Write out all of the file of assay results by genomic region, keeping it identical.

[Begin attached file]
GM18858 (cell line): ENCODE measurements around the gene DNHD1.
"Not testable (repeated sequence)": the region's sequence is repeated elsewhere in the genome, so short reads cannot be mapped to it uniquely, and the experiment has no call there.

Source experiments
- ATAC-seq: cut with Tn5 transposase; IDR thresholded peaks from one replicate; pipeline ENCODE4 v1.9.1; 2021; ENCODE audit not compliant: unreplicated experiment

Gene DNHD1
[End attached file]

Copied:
GM18858 (cell line): ENCODE measurements around the gene DNHD1.
"Not testable (repeated sequence)": the region's sequence is repeated elsewhere in the genome, so short reads cannot be mapped to it uniquely, and the experiment has no call there.

Source experiments
- ATAC-seq: cut with Tn5 transposase; IDR thresholded peaks from one replicate; pipeline ENCODE4 v1.9.1; 2021; ENCODE audit not compliant: unreplicated experiment

Gene DNHD1